Monday, July 14, 2008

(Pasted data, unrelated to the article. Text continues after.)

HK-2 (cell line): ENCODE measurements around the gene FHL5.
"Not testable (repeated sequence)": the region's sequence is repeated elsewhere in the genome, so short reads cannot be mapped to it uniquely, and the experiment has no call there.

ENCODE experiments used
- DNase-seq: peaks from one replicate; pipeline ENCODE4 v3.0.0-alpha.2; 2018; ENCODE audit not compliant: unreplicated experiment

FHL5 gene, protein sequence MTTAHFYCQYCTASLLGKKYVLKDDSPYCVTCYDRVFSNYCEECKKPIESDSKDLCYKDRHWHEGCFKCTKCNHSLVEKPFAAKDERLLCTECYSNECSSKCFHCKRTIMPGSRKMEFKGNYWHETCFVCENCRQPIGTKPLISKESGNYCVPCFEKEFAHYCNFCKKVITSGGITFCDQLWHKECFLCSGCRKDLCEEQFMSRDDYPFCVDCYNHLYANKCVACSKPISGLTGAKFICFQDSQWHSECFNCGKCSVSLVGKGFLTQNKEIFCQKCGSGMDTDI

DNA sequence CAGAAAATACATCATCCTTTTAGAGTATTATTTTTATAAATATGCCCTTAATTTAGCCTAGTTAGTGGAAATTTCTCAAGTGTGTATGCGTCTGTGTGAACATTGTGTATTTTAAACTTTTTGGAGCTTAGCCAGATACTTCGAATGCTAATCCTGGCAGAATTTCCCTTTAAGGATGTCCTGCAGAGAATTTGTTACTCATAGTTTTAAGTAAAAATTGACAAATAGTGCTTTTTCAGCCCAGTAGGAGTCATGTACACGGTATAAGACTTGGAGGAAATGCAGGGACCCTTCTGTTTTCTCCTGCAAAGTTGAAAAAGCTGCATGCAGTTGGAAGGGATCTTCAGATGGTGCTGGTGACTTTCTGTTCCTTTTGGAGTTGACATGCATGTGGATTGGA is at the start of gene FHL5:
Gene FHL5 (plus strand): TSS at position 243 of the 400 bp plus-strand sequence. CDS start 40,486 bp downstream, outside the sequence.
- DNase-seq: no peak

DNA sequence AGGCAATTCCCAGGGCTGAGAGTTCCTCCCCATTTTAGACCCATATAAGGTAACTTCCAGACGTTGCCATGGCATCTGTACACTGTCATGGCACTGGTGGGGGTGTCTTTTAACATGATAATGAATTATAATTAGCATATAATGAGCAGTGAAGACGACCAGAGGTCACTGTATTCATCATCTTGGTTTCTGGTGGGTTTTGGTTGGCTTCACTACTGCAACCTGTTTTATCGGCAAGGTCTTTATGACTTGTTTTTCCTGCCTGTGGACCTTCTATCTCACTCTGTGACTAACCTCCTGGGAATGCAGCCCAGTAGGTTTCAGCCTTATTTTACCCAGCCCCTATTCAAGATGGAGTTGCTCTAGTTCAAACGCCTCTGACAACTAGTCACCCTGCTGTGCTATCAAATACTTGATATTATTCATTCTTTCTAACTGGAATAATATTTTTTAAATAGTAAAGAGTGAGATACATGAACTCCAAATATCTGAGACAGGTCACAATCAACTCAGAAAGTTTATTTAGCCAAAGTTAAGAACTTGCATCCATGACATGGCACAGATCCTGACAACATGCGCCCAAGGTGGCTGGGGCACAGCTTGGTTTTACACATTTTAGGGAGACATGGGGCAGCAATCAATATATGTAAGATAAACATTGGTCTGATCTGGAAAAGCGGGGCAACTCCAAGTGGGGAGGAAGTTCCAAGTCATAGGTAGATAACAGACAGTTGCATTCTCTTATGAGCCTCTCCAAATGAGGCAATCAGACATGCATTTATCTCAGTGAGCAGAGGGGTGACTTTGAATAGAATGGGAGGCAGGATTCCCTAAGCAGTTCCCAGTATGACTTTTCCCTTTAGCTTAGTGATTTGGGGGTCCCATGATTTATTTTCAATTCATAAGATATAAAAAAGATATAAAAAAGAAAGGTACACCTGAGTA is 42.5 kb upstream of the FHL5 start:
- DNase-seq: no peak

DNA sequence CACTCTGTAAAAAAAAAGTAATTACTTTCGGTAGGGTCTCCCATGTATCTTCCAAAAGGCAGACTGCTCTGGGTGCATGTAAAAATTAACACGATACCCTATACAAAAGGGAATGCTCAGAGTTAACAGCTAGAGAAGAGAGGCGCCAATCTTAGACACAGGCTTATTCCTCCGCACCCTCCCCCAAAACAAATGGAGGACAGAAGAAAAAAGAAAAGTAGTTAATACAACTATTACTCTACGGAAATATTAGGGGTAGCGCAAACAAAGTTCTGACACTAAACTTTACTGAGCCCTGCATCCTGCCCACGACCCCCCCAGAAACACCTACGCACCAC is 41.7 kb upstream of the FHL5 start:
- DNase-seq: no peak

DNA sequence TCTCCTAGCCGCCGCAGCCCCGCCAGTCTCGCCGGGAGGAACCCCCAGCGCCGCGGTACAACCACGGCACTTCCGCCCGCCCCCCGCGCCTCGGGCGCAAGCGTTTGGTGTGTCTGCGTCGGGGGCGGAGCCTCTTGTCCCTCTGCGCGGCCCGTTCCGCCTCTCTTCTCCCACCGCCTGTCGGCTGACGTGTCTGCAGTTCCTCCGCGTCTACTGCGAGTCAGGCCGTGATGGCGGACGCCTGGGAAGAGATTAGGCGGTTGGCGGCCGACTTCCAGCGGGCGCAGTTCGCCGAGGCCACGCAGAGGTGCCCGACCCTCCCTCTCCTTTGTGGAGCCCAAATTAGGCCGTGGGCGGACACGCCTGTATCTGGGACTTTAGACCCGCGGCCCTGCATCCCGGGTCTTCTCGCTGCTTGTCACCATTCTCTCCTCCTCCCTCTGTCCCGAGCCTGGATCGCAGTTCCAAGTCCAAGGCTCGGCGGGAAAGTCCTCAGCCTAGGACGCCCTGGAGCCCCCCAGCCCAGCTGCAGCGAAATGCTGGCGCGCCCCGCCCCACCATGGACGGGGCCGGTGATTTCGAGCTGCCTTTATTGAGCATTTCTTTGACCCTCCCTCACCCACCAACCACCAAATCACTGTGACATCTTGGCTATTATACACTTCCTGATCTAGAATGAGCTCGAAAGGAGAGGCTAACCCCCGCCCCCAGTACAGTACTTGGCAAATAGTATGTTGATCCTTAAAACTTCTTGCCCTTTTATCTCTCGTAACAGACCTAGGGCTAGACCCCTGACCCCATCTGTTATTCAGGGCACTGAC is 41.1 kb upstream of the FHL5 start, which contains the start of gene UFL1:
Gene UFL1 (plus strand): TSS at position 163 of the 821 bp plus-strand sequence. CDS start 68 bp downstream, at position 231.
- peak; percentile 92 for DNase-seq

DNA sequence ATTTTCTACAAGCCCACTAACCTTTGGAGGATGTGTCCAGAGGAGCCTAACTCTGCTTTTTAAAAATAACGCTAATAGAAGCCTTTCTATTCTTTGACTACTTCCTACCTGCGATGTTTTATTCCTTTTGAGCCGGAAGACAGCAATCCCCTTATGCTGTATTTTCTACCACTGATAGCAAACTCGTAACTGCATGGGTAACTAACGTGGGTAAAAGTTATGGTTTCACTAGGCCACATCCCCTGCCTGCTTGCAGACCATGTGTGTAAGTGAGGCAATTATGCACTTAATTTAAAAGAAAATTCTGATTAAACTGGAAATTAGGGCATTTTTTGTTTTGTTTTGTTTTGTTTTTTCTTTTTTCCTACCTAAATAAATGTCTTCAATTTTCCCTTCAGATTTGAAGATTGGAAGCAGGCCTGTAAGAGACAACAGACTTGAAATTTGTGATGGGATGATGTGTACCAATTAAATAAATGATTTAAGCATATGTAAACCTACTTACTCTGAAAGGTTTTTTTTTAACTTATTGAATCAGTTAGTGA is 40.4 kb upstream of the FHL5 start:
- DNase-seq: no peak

The history of the ZO people is obscure, shrouded in myth and lends. In the absent of written documents, it is extremely difficult to have early history of the ZOs. However through historical, linguistics, archaeological findings and ethnic relationships, it is widely accepted that the ZO belongs to the Tibeto-Burman groups. The Zo people are an indigenous tribe, living mostly in the present-day Tonzaang and Tedim townships of Northern Chin State and the Kabaw valley of Western Sagaing division in the Union of Burma. With an estimated population of over 60,000 the Zo are scattered in various parts of Burma and the world. In India, they are officially recognized as the "Zou tribe". Of the three major races of the Tibeto-Burman group of people – Tet, Pyu and Kanyan - the Zo Belong to the Tet group of people and are further sub-grouped under the umbrella name Chin. The Zos are the original descendants (progeny) of a legendary person named Pu Zo, who is believed to be the elder brother of Pu Zing Phaw (presently known as Kachins). Though living under the present-day military-ruled Burma, the Zote were known to have lived independently and harmoniously since time immemorial. Due to lack of evidence and difficulties in excavating archaeological remains, the Zo's origins are difficult to be proved. Though widely believed to have descended from Mongolia, the routes to the present settlements are not clear. It is believed that the Zote have descended from Mongolia to China and to Tibet and to the present day Burma. Many of scholars believed that the origin of the ZO people was somewhere in the North-Western China, more specifically, the area which lies between the upper course of the Yangtze Kiang and the Hwang HO rivers are believed to be the original home of the ZO people. S.K. Chatterji, also makes an attempt to identify the area of the North-West China between the head waters of Hwang Ho and Yangtze Kiang Rivers as the origin of the Sino-Tibetan migration in to India and Burma. Dr. Grierson wrote “tradition and comparative physiology agree in pointing to North-Western China between the upper course of the Yangtze Kiang and the Hwang Ho as the original home the Tibeto-China race, to which the Tibeto-Burman and the Siamese-Chinese groups belong”. It was also an accepted fact that this people belong to Tibeto-Burman stock. This historical linguistic and ethnicity of the ZO people to the place of origin established this fact from thence; the ZO people had started their migration as their predecessors had done. They moved southwards, most probably via Tibetan Highlands then onto the Salween River and entered the Irrawaddy and Chindwin valley.